def __init__(self, message):
        """
        An Exception that handles output of errors to the user.

        Arguments:
            message: The message you want to display to the user for the
            exception.
        """
        logging.error("ERROR: {0}".format(message))
        logging.error("Try running with --help for more information.")

# Create a command line interface for our class.
parser = argparse.ArgumentParser(description="Motion Alert - send MMS alerts "
                                             "from Motion events.",
                                 epilog="Powered by Twilio!")

parser.add_argument("-S", "--account_sid", default=None, required=True,
                    help="Use a specific Twilio Account Sid.")
parser.add_argument("-K", "--auth_token", default=None, required=True,
                    help="Use a specific Twilio Auth Token.")
parser.add_argument("-#", "--twilio_number", default=None, required=True,
                    help="Use a specific Twilio phone number "
                         "(e.g. +15556667777).")
parser.add_argument("-s", "--aws_access_key_id", default=None, required=True,
                    help="Use a specific Amazon Web Services Access Key Id.")
parser.add_argument("-k", "--aws_secret_key", default=None, required=True,
                    help="Use a specific Amazon Web Services Secret Key.")
parser.add_argument("-b", "--s3_bucket", default=None, required=True,
                    help="Use a specific Amazon Web Services S3 Bucket.")
parser.add_argument("-t", "--receiving_number", default=None, required=True,
                    help="Number to receive the alerts.")
parser.add_argument("-T", "--timestamp", default=None, required=True,
                    help="Timestamp of event passed from Motion.")
parser.add_argument("-B", "--body", default=None, required=True,
                    help="Body of message you wish to send.")
parser.add_argument("-d", "--motion_target_dir", default=None, required=True,
                    help="Directory where Motion is storing images from "
                         "motion capture.")
parser.add_argument("-i", "--num_of_images", default=None, required=True,
                    help="Number of image to send in an alert.")

# Configure our logging for the CLI output.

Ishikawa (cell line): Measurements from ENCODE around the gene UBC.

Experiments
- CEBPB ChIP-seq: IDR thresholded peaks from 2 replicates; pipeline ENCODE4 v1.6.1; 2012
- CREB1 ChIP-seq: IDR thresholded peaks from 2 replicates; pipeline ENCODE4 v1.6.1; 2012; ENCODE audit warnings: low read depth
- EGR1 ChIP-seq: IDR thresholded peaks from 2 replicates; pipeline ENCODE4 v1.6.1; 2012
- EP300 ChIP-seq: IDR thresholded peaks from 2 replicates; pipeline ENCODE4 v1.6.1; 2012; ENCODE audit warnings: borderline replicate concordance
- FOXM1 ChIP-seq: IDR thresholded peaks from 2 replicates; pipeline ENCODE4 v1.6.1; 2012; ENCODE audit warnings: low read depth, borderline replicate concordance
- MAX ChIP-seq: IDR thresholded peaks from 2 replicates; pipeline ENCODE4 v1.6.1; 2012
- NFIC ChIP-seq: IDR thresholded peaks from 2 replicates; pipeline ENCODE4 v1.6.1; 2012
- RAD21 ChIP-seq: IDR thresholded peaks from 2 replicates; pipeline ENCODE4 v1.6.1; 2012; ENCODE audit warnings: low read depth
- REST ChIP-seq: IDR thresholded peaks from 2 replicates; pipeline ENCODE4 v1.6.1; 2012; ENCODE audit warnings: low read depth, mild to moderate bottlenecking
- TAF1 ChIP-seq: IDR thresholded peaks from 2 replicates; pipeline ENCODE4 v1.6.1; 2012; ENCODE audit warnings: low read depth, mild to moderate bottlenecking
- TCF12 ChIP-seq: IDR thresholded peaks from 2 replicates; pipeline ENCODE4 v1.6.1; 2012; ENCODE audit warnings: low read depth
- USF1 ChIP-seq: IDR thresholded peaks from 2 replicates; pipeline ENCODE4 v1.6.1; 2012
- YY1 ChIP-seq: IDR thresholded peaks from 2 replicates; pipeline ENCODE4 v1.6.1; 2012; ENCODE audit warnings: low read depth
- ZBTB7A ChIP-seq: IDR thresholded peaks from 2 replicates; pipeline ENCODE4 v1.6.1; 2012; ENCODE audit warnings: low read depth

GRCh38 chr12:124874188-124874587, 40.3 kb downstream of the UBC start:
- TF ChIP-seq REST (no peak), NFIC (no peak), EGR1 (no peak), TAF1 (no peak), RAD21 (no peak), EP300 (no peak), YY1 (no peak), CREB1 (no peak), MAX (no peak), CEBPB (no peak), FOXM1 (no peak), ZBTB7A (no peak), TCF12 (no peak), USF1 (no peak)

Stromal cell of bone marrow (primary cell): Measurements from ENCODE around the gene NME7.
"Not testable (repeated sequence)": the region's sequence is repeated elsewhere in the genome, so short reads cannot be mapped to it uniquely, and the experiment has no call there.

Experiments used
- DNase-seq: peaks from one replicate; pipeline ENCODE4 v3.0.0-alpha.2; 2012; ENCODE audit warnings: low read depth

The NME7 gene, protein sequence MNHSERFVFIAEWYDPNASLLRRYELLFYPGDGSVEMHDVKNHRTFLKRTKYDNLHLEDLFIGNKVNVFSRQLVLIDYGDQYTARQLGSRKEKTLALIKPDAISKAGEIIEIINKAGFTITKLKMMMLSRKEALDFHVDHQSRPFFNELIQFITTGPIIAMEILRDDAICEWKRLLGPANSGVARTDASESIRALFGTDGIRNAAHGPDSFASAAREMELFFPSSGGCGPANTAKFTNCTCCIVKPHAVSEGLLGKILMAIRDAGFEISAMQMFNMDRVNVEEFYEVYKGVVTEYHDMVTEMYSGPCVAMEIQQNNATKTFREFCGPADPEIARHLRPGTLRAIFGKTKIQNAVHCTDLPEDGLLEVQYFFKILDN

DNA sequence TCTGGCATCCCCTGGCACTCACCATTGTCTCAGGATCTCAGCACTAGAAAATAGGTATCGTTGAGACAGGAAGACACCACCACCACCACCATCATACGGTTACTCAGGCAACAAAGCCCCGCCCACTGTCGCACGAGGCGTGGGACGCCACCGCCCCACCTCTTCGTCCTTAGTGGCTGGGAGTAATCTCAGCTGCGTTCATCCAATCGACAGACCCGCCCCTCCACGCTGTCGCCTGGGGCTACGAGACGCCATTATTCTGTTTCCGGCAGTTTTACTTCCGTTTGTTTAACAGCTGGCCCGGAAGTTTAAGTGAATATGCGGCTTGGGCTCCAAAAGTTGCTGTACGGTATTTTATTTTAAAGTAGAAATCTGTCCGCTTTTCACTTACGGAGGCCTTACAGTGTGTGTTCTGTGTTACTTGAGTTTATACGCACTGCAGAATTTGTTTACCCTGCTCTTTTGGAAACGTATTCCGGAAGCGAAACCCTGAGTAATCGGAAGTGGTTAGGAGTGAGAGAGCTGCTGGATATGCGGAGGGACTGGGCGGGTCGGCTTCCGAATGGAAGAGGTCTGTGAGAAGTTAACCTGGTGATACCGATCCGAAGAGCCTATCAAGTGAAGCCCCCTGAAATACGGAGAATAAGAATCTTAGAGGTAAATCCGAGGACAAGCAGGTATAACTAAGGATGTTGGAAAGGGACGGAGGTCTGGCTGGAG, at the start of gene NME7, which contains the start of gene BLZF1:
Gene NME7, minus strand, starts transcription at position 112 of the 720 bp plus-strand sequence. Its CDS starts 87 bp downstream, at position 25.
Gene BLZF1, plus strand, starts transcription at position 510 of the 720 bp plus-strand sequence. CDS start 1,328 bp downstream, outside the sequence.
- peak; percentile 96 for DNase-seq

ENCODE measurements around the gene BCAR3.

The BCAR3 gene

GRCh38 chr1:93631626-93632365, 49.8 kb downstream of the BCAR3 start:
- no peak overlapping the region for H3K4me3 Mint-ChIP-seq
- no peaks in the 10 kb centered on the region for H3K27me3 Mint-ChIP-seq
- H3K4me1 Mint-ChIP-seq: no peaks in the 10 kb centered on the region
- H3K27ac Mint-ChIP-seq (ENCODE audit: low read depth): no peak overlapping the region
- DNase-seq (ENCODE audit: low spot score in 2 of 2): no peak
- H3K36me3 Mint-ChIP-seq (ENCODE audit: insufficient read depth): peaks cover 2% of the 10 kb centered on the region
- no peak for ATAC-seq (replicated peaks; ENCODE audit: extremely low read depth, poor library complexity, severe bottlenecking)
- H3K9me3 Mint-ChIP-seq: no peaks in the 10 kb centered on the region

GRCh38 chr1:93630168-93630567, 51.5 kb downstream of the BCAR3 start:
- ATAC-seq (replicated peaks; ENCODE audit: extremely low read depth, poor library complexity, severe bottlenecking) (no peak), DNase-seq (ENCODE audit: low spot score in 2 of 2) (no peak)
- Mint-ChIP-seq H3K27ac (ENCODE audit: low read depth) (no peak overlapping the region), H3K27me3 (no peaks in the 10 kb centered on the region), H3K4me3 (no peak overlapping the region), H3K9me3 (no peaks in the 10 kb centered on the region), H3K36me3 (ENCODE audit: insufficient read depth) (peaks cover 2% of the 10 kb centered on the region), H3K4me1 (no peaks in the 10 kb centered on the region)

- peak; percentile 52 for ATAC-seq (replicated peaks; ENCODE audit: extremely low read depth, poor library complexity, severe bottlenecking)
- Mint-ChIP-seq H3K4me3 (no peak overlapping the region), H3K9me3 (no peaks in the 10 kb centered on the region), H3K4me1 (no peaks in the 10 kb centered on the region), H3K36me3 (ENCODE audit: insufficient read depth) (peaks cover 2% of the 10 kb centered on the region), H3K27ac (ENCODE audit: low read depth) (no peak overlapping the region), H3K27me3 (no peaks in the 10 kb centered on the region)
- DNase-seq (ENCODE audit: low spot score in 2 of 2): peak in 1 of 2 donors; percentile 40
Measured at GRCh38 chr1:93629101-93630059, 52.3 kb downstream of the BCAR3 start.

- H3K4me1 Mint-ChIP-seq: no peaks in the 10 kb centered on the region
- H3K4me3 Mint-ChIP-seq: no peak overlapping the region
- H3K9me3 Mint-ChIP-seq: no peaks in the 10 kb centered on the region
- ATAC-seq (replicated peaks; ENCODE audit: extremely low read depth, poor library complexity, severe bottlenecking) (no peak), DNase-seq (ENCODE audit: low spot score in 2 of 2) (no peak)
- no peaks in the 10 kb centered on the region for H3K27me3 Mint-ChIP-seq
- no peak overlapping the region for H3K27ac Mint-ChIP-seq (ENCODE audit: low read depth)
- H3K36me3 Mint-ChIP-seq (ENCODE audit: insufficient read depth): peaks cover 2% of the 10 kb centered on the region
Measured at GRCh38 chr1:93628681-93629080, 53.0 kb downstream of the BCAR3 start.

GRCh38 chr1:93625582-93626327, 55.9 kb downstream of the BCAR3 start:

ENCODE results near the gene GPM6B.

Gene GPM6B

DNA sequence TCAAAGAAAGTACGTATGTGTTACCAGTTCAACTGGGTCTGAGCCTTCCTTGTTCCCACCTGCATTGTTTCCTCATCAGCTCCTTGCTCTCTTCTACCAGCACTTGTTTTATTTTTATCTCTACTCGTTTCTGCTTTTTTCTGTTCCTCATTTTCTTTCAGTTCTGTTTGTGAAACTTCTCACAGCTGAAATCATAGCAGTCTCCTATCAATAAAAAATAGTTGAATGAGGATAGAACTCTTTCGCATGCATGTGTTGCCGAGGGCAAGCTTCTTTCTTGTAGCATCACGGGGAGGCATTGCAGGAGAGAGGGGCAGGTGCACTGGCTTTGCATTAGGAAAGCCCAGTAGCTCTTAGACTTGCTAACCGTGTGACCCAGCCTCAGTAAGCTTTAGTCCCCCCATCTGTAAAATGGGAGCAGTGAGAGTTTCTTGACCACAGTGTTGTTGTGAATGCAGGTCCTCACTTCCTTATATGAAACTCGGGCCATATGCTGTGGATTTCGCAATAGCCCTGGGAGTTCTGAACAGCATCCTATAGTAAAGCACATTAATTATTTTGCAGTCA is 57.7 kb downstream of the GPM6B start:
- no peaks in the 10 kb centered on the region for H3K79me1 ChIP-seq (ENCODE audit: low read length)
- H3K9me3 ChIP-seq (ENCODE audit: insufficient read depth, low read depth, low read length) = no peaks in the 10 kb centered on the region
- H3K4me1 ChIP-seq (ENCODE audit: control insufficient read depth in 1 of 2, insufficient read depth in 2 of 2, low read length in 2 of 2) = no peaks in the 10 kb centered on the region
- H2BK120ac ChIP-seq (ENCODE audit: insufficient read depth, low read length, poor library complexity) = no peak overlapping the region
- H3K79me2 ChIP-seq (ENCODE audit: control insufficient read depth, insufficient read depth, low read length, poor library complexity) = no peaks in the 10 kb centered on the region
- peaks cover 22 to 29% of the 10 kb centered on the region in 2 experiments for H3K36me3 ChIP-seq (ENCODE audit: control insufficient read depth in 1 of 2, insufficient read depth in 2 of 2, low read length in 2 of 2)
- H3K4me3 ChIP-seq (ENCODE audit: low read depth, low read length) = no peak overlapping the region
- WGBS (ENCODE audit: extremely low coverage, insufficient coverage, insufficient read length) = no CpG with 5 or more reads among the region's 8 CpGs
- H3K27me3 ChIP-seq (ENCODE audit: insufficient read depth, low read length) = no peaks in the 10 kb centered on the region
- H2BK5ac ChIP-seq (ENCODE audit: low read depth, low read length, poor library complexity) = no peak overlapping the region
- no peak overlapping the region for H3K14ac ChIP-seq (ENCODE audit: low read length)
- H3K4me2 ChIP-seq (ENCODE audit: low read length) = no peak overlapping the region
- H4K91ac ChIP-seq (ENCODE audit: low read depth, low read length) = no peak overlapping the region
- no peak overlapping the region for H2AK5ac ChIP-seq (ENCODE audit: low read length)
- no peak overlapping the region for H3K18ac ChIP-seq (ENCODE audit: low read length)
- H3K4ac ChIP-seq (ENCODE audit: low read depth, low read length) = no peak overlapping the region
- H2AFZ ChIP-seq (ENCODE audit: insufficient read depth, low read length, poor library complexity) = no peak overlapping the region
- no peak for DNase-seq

logging.basicConfig(level=logging.INFO, format="%(message)s")

# Present that CLI to the user when the Python file is executed.
if __name__ == "__main__":
    args = parser.parse_args()
    motion_alert = MotionAlert(**vars(args))
    motion_alert.send()

 

Giving It A Try

With our S3 bucket and Motion configured as well as our Python app written, now we get to give it a go and see what happens.

Let’s do that by executing this command using the local.conf file we made towards the beginning of the tutorial.

motion -c local.conf

We should get some output indicating Motion is firing up:

(MotionAlert)rspectre@drgonzo:~/workspace/MotionAlert$ motion -c local.conf 
[0] Processing thread 0 - config file local.conf
[0] Motion 3.2.12 Started
[0] ffmpeg LIBAVCODEC_BUILD 3482112 LIBAVFORMAT_BUILD 3478528
[0] Thread 1 is from local.conf
[1] Thread 1 started
[1] cap.driver: "uvcvideo"
[1] cap.card: "UVC Camera (046d:0821)"
[1] cap.bus_info: "usb-0000:00:1a.7-4"
[1] cap.capabilities=0x84000001
[1] - VIDEO_CAPTURE
[1] - STREAMING
[1] Config palette index 8 (YU12) doesn't work.
[1] Supported palettes:
[1] 0: YUYV (YUV 4:2:2 (YUYV))
[1] 1: MJPG (MJPEG)
[1] Selected palette YUYV
[1] Test palette YUYV (1024x768)
[1] Adjusting resolution from 1024x768 to 960x720.
[1] Using palette YUYV (960x720) bytesperlines 1920 sizeimage 1382400 colorspace 00000008
[1] found control 0x00980900, "Brightness", range 0,255 
[1] 	"Brightness", default 128, current 139
[1] found control 0x00980901, "Contrast", range 0,255 
[1] 	"Contrast", default 32, current 32
[1] found control 0x00980902, "Saturation", range 0,255 
[1] 	"Saturation", default 32, current 32
[1] found control 0x00980913, "Gain", range 0,255 
[1] 	"Gain", default 64, current 64
[1] mmap information:
[1] frames=4
[1] 0 length=1382400
[1] 1 length=1382400
[1] 2 length=1382400
[1] 3 length=1382400
[1] Using V4L2
[1] Resizing pre_capture buffer to 1 items

And if some movement gets generated, we can check our phone for the result.

It seems as though an angry horse-man has intruded into my apartment.

Selection_005

But it appears the beast didn’t care for my interior decorating and departed without touching anything.

Selection_006